Big Moves from Adobe and Figma

Tien Tzuo
Founder & CEO,  

This month, Adobe announced it was acquiring Figma, the creators of a suite of successful collaborative design apps. This was big news, not just for the potential implications for creators and creative professionals, but due to the mind boggling size of the deal. Adobe is paying over $20B for Figma, representing 50 times Figma’s ARR (annualized recurring revenue), the largest revenue multiple ever paid for a scaled software company. It is also the largest sale of a private technology company in history, and in the public markets it is second only to Salesforce’s $27.7B acquisition of Slack two years ago, when the markets were still very frothy.

There’s been an outpouring of perspectives from every side: some are worried Figma may lose its corporate spirit, a few have voiced antitrust concerns, and many are questioning whether Adobe massively overpaid.

In all the talk, many are missing the key point – Adobe’s ability to pull this off stems from one of the best and boldest moves in business. Let me explain.

The Legend of Adobe’s Pivot to Subscriptions

By now, many of us know of the Adobe story.  It’s one of the most favorite parts of the Subscribed book.

But for those of you new to the story, in 2011 Adobe made a bold decision to switch to take an ax to its cash cow and switch to an all subscription model. Initially, Wall Street reacted terribly, as Adobe’s revenue and expenses fell sharply in the first year they made the change. But as investors better understood the model, the stock subsequently went from $25 to over $300 at the start of 2020. This model of a hard pivot from up-front revenues to subscription revenues has come to be called “swallowing the fish” (credit to JB Wood and Thomas Lah) and is a widely used template in the technology industry.

But, the key part of the story can be found in what David Wadhwani, then senior vice president of Adobe’s Digital Media unit, shared back at the 2014 Subscribed conference. According to Wadhwani, the move wasn’t about financial engineering, it was about Adobe literally being “stuck in a box”. The strategy and focus of selling boxes of software was hitting a wall. Despite the fact that the need for creative software was exploding, Adobe wasn’t growing, at least not in terms of the number of units sold. By switching to a subscription model, ensuring every user was always on the latest innovations, Adobe was able to reimagine what else their customers needed, which led to a big expansion of innovations, including through acquisitions.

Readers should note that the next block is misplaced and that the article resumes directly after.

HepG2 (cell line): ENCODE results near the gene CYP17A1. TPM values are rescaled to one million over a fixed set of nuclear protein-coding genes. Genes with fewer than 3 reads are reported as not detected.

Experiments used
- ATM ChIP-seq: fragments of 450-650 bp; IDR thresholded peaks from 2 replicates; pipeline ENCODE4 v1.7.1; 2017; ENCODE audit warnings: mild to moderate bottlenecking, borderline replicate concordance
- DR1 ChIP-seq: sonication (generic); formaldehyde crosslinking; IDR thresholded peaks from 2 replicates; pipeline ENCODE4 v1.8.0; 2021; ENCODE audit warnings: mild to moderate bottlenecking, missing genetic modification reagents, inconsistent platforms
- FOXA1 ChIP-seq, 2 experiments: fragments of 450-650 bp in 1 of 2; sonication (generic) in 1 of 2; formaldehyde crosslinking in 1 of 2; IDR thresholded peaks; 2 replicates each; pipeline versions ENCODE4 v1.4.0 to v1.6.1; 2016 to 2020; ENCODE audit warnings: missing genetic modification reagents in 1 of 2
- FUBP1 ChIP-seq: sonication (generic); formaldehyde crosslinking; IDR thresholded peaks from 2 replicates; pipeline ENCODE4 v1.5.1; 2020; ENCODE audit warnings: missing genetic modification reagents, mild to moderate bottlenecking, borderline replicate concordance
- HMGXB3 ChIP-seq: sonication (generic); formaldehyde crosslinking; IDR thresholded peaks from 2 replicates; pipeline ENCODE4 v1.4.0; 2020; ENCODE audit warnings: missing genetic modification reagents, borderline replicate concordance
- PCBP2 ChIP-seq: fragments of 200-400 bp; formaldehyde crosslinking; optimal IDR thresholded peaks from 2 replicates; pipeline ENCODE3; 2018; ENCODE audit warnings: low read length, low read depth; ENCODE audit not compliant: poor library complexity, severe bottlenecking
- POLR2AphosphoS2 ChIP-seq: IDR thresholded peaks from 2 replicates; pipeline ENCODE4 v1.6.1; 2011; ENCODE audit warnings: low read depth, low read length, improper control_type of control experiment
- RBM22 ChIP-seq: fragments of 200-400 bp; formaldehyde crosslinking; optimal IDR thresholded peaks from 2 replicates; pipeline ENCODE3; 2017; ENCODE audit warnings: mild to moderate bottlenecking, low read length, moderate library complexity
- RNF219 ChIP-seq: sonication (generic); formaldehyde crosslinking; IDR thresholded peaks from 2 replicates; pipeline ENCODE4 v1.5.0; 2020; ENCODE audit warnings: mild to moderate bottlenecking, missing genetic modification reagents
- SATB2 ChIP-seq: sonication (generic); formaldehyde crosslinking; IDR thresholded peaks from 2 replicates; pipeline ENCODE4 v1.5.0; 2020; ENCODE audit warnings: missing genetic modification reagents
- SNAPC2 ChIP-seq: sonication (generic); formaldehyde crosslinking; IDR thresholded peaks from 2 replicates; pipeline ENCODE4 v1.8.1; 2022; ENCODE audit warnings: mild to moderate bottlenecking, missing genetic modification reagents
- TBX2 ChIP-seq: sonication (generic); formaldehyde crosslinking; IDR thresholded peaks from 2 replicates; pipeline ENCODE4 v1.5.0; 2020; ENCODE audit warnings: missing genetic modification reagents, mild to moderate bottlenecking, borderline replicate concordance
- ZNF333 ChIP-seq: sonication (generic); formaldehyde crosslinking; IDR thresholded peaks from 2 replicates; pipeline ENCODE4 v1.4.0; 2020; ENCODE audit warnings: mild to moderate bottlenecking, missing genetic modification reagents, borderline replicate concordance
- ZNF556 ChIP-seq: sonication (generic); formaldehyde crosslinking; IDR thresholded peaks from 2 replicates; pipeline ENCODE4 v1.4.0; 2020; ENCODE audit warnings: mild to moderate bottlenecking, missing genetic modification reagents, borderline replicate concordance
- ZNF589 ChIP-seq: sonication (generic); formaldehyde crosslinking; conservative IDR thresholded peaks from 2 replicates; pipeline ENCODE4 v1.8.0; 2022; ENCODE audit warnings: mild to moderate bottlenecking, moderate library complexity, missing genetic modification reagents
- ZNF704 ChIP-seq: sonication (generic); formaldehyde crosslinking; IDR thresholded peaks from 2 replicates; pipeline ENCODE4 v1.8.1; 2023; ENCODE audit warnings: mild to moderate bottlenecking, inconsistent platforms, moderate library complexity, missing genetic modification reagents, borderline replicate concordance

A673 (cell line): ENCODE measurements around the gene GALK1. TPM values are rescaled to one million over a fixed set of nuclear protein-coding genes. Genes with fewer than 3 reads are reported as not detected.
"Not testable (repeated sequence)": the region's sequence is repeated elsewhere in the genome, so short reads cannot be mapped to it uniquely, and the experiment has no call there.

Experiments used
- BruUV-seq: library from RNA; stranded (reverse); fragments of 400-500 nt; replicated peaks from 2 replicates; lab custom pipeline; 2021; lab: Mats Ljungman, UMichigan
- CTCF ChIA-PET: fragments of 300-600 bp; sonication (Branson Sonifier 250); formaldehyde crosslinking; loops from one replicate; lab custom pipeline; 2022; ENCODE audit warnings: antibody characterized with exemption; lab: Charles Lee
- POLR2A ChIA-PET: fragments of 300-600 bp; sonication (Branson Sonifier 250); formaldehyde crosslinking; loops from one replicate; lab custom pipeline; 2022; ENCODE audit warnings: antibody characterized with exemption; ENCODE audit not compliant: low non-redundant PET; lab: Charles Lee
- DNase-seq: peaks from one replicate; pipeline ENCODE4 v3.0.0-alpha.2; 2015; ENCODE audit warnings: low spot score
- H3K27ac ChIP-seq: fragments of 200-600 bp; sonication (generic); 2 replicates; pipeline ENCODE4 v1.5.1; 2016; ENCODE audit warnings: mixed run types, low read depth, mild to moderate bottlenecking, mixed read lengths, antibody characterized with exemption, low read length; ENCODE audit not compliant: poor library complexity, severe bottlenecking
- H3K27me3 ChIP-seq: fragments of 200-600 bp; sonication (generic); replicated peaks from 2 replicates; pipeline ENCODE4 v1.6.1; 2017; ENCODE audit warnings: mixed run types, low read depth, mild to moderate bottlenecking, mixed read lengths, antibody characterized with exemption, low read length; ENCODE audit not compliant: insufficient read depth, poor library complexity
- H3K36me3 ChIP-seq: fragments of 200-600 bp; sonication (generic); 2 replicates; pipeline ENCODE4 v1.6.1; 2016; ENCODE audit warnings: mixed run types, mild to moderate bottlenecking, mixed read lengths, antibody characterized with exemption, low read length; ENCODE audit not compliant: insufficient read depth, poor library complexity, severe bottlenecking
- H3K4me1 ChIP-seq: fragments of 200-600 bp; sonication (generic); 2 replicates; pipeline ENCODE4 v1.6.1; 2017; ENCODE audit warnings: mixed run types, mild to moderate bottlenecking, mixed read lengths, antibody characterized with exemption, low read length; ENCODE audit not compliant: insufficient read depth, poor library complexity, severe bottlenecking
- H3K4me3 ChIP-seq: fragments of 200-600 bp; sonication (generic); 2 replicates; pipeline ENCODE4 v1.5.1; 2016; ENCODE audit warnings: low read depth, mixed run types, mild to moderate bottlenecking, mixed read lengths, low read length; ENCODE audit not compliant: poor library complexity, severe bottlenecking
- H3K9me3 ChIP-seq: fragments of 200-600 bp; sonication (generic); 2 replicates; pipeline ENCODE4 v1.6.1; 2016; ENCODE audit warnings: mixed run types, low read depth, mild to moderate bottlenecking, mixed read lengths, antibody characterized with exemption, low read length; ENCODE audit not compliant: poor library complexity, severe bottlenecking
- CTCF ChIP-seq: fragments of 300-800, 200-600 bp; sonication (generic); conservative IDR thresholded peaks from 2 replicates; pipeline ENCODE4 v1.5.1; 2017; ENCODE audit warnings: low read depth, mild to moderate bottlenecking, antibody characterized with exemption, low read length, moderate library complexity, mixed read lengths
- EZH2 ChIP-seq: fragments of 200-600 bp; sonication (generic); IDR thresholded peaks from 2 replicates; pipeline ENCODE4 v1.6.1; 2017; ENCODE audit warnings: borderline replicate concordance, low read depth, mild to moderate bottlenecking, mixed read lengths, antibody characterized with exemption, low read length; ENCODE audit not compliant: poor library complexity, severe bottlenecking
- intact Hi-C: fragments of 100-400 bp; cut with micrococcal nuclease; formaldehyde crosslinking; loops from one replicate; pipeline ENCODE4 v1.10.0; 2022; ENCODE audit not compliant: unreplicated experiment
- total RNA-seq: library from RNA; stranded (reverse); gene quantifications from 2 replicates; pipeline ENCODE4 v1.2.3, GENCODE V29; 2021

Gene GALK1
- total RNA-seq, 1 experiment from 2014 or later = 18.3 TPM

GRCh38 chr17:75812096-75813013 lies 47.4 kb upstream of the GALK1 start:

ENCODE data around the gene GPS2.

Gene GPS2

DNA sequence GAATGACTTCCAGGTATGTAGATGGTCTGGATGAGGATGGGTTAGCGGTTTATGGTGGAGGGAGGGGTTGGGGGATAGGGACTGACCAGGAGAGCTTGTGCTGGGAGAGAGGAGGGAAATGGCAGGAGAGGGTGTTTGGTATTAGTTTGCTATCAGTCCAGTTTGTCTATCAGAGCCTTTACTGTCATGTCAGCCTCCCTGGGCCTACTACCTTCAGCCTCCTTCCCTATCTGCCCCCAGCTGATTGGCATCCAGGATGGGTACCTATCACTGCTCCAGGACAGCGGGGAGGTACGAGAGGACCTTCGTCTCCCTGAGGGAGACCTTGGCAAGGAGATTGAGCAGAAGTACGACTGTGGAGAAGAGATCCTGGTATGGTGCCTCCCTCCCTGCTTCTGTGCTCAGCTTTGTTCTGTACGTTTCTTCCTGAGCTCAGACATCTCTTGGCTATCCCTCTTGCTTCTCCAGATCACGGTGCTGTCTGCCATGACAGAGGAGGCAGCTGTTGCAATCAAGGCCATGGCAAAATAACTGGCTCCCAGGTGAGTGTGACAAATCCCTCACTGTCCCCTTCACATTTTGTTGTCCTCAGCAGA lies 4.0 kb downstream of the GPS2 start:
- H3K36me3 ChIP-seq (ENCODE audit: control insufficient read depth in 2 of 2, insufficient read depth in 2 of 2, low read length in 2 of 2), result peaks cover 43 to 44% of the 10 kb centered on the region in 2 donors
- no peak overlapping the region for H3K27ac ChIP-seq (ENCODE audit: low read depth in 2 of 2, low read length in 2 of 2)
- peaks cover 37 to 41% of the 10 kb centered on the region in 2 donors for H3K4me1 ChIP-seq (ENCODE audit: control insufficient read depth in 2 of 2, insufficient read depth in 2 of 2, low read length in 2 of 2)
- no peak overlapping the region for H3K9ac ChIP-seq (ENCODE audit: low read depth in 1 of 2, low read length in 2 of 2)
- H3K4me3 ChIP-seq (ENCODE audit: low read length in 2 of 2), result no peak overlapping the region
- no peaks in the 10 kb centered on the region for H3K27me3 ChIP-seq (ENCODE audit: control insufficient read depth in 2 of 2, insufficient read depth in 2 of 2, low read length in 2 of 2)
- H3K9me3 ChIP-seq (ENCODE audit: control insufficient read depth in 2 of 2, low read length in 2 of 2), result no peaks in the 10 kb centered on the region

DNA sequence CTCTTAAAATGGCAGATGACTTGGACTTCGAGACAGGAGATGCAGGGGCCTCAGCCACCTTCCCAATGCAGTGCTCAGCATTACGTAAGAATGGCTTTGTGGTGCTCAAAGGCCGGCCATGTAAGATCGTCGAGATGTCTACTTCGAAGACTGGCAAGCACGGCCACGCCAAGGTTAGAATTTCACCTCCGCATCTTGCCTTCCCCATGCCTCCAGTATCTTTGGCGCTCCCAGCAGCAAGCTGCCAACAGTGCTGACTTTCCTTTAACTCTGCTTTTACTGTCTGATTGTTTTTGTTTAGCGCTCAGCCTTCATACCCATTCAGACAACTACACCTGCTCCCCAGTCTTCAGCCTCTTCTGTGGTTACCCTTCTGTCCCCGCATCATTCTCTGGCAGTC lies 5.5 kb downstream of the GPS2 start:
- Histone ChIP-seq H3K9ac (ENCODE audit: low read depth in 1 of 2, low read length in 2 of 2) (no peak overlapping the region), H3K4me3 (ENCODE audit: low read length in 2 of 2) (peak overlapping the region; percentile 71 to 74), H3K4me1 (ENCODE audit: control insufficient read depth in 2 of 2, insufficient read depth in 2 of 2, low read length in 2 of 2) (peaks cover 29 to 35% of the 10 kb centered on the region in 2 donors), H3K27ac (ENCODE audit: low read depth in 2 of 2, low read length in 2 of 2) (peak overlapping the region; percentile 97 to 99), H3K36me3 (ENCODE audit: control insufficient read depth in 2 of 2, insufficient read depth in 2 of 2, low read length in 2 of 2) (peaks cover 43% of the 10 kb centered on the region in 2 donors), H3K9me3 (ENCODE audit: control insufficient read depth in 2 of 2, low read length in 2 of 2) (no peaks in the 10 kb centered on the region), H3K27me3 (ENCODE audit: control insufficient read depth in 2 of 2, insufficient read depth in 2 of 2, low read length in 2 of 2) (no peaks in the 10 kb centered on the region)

Adobe’s timing couldn’t have been better. The Creator Economy was continuing to skyrocket started, people were editing more photos and videos than they ever have before, and now with the arrival of the metaverse, Adobe is in a dominant position in an incredibly fast growing market.

Adobe ended its first year with 1.4 million subscribers. Five years later it was clear that Adobe was dominating the creative software space. Today, Adobe has a purported 26 million subscribers and counting, and a full suite of servicesSince Adobe hasn’t released numbers since 2016, these are estimates, but the evidence of growth is there. By comparison, The New York Times have 10 million subscribers or Peloton with 2.97M subscribers. Point is, Adobe has a vast subscriber base.

The Power of Recurring Revenue

Why is that important? Because a large, loyal subscriber base can be a competitive asset, another theme touched on in the book. In 2018, Netflix, for example, had 120 million subscribers, which gave it $12 billion a year to spend on content. And boy, did they spend on content.

Similarly, Adobe’s torrid growth in subscribers is what’s allowing it to spend big bucks for Figma. I should point out, though, that Adobe is a little different than Netflix. The former is a menu of subscription offerings, while the latter is an all-in-one price, for now. Figma will be additive to Adobe’s revenues, not absorbed in. Let’s say every one of Adobe’s 26 million subscribers spend an average of $20/month to access Figma. Adobe would make its $20 billion back in about 3 years.

And there you have it. The price tag Adobe paid for Figma may have come as a shock to us when we first heard the number, but if you step back, it’s simply a continuation of the strategy Adobe put in place 10 years ago, and made possible by Adobe’s relentless focus on growing its subscriber base by delivering more and more value.

By the way, after a successful stint running AppDynamics and selling it to Cisco, Wadhwani’s back at the helm of Adobe’s Digital Media division.  I would guess he had a hand in this latest Adobe move. Adobe might have accomplished one of the best moves in business history, all over again.